As I read, I listened to the great and the good in various world legal bodies discuss whether the Congo and Rwanda should be “classed” as genocide. In July 2004, as U.S., troops were training for the Fallujah massacre, the coming November, the U.S., House of Representatives passed a unanimous resolution calling the tragedy of Darfur: “Genocide.” They asked the administration to consider “Multilateral or even Unilateral” action, to end this genocide. Reluctance to take proactive steps to prevent further loss of human life was “criminal”, they opined.

Seemingly genocides these days are only committed by Africans or Eastern Europeans, not those great bastions of democracy, U.S., U.K., and the “only democracy in the Middle East”, ally Israel. The Israeli Defence Force, trained U.S., troops for the two week November 2004, Fallujah pogrom. (2) “If it moves, shoot it”, was the order of the day. As two world wars, as Korea, Vietnam, the face of liberation never changes.

“Their tactics basically involve massive fire power … bringing in tanks and helicopters to fire on targets … demolishing buildings, establishing snipers on roofs, smashing holes in walls (and) shooting anything that moved.” This in addition to:  ” … aerial bombardment and shell fire from large field guns.” The plight of Fallujah: “Was not fully understood in the West, save by some of the survivors of the Warsaw Ghetto … they were trapped (like) rabbits in a cornfield”, being circled to be mown down and dismembered by combine harvesters.(3)The photographs are testimony to the chilling description. The unsung heroes are those who determined to record them, so some time, some where, the crimes would be known and legal retribution sought. These terrible, pathetic images, are the silent testimony to the first known Western genocide of the 21st century. Sadly, it is a near certainty that Iraq and Afghanistan will, in time, produce proof of more.

On visits to Iraq during the embargo years, when there was the silent genocide over nearly thirteen years of the U.S.-U.K.,- driven U.N., embargo’s prohibition of all necessary to sustain the basics of life, with children dying of “embargo-related causes”, at an average of six thousand a month, witnessing the heartbreak, the bafflement at their plight, the terrible guilt was always leaving. One saw and shared to some extent, the unimaginable, being perpetrated in one’s name, then one left. Across the border, in Jordan, the lights were on, the towns bustled, clean water came out of the taps, and the illegal American and British bombs were not dropping. Yet so near, the children were dying, the people were dying, in the name of “We the people …”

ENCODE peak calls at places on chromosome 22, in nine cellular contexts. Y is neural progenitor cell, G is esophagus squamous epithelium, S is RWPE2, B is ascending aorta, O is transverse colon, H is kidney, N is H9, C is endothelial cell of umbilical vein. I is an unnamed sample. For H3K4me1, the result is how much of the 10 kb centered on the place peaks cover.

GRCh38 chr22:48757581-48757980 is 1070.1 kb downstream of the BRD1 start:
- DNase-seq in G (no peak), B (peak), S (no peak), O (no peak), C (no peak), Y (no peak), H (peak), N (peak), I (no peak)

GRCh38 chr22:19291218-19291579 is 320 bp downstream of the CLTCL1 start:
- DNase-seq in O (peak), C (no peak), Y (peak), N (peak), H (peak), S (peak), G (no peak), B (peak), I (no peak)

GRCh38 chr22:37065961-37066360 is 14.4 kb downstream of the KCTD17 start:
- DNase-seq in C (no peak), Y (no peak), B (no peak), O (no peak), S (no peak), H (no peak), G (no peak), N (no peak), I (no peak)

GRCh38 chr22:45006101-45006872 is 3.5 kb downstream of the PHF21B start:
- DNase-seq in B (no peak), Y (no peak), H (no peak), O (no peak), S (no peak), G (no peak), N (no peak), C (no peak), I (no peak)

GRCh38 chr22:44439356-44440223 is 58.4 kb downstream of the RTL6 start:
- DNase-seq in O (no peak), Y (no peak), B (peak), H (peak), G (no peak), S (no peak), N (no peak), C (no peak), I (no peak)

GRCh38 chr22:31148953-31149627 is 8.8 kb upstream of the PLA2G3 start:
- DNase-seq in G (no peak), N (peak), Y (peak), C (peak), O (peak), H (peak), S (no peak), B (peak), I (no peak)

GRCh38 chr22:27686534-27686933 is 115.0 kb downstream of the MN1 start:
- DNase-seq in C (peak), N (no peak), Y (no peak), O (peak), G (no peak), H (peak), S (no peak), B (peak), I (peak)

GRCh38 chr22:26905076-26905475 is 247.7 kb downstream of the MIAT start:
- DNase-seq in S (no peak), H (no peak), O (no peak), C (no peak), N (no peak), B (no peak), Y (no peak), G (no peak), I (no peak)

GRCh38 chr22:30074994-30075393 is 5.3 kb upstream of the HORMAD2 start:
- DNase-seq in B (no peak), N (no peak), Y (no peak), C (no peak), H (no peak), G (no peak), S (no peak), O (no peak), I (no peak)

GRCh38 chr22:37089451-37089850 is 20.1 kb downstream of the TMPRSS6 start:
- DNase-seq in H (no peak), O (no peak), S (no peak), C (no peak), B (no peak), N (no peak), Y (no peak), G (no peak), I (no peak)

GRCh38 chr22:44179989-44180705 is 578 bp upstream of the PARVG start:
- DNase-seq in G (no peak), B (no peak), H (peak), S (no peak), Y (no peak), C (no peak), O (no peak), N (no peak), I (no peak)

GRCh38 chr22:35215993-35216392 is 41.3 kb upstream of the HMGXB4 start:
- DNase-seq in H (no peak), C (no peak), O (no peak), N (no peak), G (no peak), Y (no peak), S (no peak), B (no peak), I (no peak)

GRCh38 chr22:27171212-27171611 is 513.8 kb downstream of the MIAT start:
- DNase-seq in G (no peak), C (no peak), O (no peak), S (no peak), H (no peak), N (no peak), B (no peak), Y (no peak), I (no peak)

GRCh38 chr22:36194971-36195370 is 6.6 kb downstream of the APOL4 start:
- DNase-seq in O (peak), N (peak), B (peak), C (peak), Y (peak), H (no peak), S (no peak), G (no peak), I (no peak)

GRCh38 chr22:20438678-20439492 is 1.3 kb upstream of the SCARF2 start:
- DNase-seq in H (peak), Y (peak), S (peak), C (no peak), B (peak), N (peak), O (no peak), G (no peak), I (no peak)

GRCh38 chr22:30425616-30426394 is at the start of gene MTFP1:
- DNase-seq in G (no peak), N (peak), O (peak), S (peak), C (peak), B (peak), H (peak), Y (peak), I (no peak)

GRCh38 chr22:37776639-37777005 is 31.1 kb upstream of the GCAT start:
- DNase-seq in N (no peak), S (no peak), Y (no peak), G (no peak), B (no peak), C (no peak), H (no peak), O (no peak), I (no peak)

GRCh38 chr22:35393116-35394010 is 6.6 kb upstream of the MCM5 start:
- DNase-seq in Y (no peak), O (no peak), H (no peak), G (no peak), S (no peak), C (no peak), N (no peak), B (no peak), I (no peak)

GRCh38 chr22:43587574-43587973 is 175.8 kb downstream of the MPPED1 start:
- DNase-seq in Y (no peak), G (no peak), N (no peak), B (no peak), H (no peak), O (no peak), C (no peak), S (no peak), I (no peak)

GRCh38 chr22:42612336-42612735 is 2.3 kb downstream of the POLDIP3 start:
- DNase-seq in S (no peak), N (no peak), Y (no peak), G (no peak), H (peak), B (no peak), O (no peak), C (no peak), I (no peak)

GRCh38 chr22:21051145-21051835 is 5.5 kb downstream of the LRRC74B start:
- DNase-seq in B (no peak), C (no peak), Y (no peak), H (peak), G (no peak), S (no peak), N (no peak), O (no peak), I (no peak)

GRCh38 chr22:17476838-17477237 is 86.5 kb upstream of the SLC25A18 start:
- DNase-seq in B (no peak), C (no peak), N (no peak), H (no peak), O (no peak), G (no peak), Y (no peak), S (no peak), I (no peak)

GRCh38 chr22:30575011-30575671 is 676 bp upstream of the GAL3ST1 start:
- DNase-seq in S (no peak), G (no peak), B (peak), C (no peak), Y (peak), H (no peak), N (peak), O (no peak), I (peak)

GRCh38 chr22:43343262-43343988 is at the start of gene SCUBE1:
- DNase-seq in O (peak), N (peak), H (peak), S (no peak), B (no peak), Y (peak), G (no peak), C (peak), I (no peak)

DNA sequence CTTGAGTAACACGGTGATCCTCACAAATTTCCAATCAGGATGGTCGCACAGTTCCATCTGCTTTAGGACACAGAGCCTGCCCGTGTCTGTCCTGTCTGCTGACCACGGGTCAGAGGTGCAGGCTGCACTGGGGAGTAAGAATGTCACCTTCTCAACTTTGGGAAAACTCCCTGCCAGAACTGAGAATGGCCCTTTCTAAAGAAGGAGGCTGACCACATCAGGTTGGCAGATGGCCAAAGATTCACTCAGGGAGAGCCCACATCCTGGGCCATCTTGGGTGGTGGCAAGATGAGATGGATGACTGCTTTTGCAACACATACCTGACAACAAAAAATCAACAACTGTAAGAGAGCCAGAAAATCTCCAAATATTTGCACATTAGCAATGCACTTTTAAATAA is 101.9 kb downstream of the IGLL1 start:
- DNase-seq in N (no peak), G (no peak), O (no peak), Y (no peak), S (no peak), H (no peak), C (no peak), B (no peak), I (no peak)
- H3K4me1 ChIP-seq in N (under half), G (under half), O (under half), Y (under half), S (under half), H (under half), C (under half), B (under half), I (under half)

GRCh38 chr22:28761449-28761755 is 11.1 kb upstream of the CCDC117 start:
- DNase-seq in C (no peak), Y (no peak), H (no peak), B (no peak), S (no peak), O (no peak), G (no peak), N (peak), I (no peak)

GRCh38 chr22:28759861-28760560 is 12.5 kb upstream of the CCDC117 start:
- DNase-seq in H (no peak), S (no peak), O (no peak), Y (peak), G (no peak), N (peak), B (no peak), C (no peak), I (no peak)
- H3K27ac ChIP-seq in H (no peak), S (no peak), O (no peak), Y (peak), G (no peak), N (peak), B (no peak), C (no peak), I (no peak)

Looking through the photographs, reading of the near incomprehensible depths of sadistic destruction of their fellow human beings, men and women in uniform can uniformly sink to, I could also escape at the end of the day. I could make a meal, go and listen to live jazz at a favorite jazz pub, or simply pour a glass of wine and listen to music, surrounded by numerous books, collected pictures and loved items, in a home I enjoy, before seeking the warmth of the duvet and a comfortable bed.

But if the conscious mind can switch off, clearly the sub-conscious does not. One night the nightmare, one was sure was not a nightmare, but reality, struck. In the surreal world of nightmares, I “woke”, to find myself saturated, blood pouring from under my arms. Wondering what was happening and what to do about it, I did, in nightmare-land, what I often do when working something out (though not usually at 3 a.m.,) and got the tools together and went out in to my garden. As ever, to trim and nurture plants, and bushes, mostly grown from tiny, often quarter inch cuttings, cosseted indoors, until clement weather, then planted outside, in sheltered warmth, and further fed and tended until suddenly seemingly overnight, a vibrant, colored addition, standing on its own roots, is ready to face all seasons. But my garden, with its protective hedges, (white flowers in summer, orange berries in winter and thorns to deter the trespasser …) had gone. There were just bulldozer tracks, deep, ruining, not a leaf, stem or bloom left – just a wasteland.